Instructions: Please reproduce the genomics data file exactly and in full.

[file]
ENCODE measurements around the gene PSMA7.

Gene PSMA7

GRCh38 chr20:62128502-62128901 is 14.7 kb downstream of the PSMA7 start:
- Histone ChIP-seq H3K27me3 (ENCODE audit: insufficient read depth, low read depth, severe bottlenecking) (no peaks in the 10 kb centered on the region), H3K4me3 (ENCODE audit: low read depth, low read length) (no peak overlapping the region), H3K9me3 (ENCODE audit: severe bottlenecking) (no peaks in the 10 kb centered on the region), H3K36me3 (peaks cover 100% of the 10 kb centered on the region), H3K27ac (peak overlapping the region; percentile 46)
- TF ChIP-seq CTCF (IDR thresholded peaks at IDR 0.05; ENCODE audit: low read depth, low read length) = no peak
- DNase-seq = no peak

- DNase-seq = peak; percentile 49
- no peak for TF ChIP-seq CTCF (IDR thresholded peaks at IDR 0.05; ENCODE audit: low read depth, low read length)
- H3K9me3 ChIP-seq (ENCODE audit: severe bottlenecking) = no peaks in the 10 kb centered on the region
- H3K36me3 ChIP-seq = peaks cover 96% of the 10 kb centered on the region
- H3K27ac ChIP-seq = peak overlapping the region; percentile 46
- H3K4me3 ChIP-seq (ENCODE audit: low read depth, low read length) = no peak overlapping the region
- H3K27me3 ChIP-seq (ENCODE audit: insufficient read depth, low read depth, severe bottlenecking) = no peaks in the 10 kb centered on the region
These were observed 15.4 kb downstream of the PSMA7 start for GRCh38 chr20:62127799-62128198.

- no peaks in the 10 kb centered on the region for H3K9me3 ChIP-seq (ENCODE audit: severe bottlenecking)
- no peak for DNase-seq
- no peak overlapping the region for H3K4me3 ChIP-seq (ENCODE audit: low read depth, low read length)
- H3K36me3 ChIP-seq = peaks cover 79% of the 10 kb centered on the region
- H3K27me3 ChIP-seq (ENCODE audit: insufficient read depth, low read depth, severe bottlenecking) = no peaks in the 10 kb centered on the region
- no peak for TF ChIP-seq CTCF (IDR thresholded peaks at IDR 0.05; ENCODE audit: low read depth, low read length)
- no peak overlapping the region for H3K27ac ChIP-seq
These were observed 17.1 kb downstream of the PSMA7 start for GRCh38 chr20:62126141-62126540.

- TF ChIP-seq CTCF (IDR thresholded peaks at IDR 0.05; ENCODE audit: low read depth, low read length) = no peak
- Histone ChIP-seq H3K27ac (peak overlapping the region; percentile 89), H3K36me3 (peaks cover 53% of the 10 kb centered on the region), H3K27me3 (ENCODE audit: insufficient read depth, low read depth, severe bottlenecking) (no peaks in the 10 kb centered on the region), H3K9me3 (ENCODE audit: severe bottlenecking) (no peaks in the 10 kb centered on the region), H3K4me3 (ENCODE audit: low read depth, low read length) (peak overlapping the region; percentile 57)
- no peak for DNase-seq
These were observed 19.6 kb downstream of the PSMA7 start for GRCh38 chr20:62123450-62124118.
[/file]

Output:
ENCODE measurements around the gene PSMA7.

Gene PSMA7

GRCh38 chr20:62128502-62128901 is 14.7 kb downstream of the PSMA7 start:
- Histone ChIP-seq H3K27me3 (ENCODE audit: insufficient read depth, low read depth, severe bottlenecking) (no peaks in the 10 kb centered on the region), H3K4me3 (ENCODE audit: low read depth, low read length) (no peak overlapping the region), H3K9me3 (ENCODE audit: severe bottlenecking) (no peaks in the 10 kb centered on the region), H3K36me3 (peaks cover 100% of the 10 kb centered on the region), H3K27ac (peak overlapping the region; percentile 46)
- TF ChIP-seq CTCF (IDR thresholded peaks at IDR 0.05; ENCODE audit: low read depth, low read length) = no peak
- DNase-seq = no peak

- DNase-seq = peak; percentile 49
- no peak for TF ChIP-seq CTCF (IDR thresholded peaks at IDR 0.05; ENCODE audit: low read depth, low read length)
- H3K9me3 ChIP-seq (ENCODE audit: severe bottlenecking) = no peaks in the 10 kb centered on the region
- H3K36me3 ChIP-seq = peaks cover 96% of the 10 kb centered on the region
- H3K27ac ChIP-seq = peak overlapping the region; percentile 46
- H3K4me3 ChIP-seq (ENCODE audit: low read depth, low read length) = no peak overlapping the region
- H3K27me3 ChIP-seq (ENCODE audit: insufficient read depth, low read depth, severe bottlenecking) = no peaks in the 10 kb centered on the region
These were observed 15.4 kb downstream of the PSMA7 start for GRCh38 chr20:62127799-62128198.

- no peaks in the 10 kb centered on the region for H3K9me3 ChIP-seq (ENCODE audit: severe bottlenecking)
- no peak for DNase-seq
- no peak overlapping the region for H3K4me3 ChIP-seq (ENCODE audit: low read depth, low read length)
- H3K36me3 ChIP-seq = peaks cover 79% of the 10 kb centered on the region
- H3K27me3 ChIP-seq (ENCODE audit: insufficient read depth, low read depth, severe bottlenecking) = no peaks in the 10 kb centered on the region
- no peak for TF ChIP-seq CTCF (IDR thresholded peaks at IDR 0.05; ENCODE audit: low read depth, low read length)
- no peak overlapping the region for H3K27ac ChIP-seq
These were observed 17.1 kb downstream of the PSMA7 start for GRCh38 chr20:62126141-62126540.

- TF ChIP-seq CTCF (IDR thresholded peaks at IDR 0.05; ENCODE audit: low read depth, low read length) = no peak
- Histone ChIP-seq H3K27ac (peak overlapping the region; percentile 89), H3K36me3 (peaks cover 53% of the 10 kb centered on the region), H3K27me3 (ENCODE audit: insufficient read depth, low read depth, severe bottlenecking) (no peaks in the 10 kb centered on the region), H3K9me3 (ENCODE audit: severe bottlenecking) (no peaks in the 10 kb centered on the region), H3K4me3 (ENCODE audit: low read depth, low read length) (peak overlapping the region; percentile 57)
- no peak for DNase-seq
These were observed 19.6 kb downstream of the PSMA7 start for GRCh38 chr20:62123450-62124118.